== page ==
The goddamn thing fell back into the dead man’s gaping throat. Nettie jumped away, skitty as the black filly, and her boot toe brushed the dead man’s shoulder, and his entire body collapsed in on itself like a puffball, thousands of sparkly motes piling up in the place he’d occupied and spilling out through his empty clothes. Utterly bewildered, she knelt and brushed the pile with trembling fingers. It was sand. Nothing but sand. A soft wind came up just then and blew some of the stranger away, revealing one of those big, curved teeth where his head had been. It didn’t make a goddamn lick of sense, but it could’ve gone far worse.
Still wary, she stood and shook out his clothes, noting that everything was in better than fine condition, except for his white shirt, which had a twig-sized hole in the breast, surrounded by a smear of black. She knew enough of laundering and sewing to make it nice enough, and the black blood on his pants looked, to her eye, manly and tough. Even the stranger’s boots were of better quality than any that had ever set foot on Pap’s land, snakeskin with fancy chasing. With her own, too-big boots, she smeared the sand back into the hard, dry ground as if the stranger had never existed. All that was left was the four big panther teeth, and she put those in her pocket and tried to forget about them.
After checking the yard for anything livelier than a scorpion, she rolled up the clothes around the boots and hid them in the old rig in the barn. Knowing Pap would pester her if she left signs of a scuffle, she wiped the black glop off the sickle and hung it up, along with the whip, out of Pap’s drunken reach. She didn’t need any more whip scars on her back than she already had.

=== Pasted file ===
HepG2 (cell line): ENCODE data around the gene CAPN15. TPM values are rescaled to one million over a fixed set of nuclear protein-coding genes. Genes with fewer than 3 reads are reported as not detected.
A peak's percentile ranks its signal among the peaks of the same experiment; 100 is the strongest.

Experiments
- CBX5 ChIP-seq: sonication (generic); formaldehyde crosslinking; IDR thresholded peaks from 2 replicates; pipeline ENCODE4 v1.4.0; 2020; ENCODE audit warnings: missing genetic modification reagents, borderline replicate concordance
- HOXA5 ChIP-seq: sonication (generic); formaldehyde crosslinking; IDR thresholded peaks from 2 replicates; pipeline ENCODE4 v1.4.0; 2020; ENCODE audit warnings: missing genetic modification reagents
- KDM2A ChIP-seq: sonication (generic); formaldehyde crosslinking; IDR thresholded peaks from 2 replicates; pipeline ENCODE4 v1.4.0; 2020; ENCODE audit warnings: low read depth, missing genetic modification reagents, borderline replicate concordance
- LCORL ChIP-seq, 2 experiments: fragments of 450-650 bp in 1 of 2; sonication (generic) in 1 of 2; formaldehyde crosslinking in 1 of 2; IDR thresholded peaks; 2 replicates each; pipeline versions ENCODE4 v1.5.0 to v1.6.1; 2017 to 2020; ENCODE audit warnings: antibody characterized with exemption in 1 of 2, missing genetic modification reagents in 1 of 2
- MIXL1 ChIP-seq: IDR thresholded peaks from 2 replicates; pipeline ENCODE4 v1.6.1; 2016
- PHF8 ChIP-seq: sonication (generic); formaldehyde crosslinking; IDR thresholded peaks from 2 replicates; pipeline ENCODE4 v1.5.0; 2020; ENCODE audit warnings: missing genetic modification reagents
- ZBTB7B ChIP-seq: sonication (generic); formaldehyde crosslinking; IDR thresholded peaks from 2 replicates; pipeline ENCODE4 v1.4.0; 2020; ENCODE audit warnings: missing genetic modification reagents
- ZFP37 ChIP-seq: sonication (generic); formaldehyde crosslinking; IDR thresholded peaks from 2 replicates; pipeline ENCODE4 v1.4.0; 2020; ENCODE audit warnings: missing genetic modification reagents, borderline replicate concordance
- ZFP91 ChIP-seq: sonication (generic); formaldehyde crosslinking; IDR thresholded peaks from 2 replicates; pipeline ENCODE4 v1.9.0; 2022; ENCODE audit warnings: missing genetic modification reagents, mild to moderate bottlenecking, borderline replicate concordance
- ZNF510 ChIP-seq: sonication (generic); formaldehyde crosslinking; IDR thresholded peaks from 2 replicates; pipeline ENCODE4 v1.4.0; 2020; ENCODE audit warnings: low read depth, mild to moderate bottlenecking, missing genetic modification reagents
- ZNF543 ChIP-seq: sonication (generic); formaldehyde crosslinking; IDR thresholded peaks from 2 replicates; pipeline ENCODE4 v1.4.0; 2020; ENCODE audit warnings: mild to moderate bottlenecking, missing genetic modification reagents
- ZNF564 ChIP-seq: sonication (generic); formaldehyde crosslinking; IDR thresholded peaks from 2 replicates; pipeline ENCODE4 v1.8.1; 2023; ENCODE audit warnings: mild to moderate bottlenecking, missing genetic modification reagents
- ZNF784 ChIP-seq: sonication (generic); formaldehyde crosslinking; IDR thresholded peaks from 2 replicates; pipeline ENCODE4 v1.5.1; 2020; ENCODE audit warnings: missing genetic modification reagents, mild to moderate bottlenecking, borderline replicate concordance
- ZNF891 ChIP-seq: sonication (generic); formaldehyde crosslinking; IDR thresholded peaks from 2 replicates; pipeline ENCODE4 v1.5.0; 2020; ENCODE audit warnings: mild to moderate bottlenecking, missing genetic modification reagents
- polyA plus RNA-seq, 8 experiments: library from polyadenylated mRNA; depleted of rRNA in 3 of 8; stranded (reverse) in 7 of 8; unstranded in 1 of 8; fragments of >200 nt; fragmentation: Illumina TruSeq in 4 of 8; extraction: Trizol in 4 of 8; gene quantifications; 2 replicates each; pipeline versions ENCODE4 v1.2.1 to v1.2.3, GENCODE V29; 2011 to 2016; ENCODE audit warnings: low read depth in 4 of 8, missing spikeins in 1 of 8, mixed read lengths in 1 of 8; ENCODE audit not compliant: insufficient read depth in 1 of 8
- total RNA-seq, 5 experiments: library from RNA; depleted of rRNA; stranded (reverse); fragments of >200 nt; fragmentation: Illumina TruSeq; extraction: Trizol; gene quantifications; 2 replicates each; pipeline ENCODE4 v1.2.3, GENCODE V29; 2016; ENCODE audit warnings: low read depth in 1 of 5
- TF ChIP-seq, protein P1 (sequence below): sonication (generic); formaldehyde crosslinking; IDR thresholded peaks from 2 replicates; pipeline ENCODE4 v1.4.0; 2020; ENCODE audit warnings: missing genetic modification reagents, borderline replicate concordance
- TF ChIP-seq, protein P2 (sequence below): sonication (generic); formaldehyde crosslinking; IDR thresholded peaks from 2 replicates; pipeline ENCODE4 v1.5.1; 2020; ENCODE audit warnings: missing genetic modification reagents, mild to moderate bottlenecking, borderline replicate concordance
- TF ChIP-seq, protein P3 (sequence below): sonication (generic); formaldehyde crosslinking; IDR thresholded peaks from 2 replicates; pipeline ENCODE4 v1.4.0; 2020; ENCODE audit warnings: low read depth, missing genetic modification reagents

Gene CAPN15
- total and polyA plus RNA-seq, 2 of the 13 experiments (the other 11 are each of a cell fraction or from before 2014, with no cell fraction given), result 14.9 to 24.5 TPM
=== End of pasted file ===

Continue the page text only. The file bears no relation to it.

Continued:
Out by the round pen, the sand that had once been a devil of a stranger had all blown away. There was no sign of what had almost happened, just a few more deadwood twigs pulled from the lopsided fence. On good days, Nettie spent a fair bit of time doing the dangerous work of breaking colts or doctoring cattle in here for Pap, then picking up the twigs that got knocked off and roping them back in with whatever twine she could scavenge from the town. Wood wasn’t cheap, and there wasn’t much of it. But Nettie’s hands were twitchy still, and so she picked up the black-splattered stick and wove it back into the fence, wishing she lived in a world where her life was worth more than a mule, more than boots, more than a stranger’s cold smile in the barn. She’d had her first victory, but no one would ever believe her, and if they did, she wouldn’t be cheered. She’d be hanged.
That stranger—he had been all kinds of wrong. And the way that he’d wanted to touch her—that felt wrong, too. Nettie couldn’t recall being touched in kindness, not in all her years with Pap and Mam. Maybe that was why she understood horses. Mustangs were wild things captured by thoughtless men, roped and branded and beaten until their heads hung low, until it took spurs and whips to move them in rage and fear. But Nettie could feel the wildness inside their hearts, beating under skin that quivered under the flat of her palm. She didn’t break a horse, she gentled it. And until someone touched her with that same kindness, she would continue to shy away, to bare her teeth and lower her head.
Someone, surely, had been kind to her once, long ago. She could feel it in her bones. But Pap said she’d been tossed out like trash, left on the prairie to die. Which she almost had, tonight. Again.
Pap and Mam were asleep on the porch, snoring loud as thunder. When Nettie crept past them and into the house, she had four shiny teeth in one fist, a wad of cash from the stranger’s pocket, and more questions than there were stars.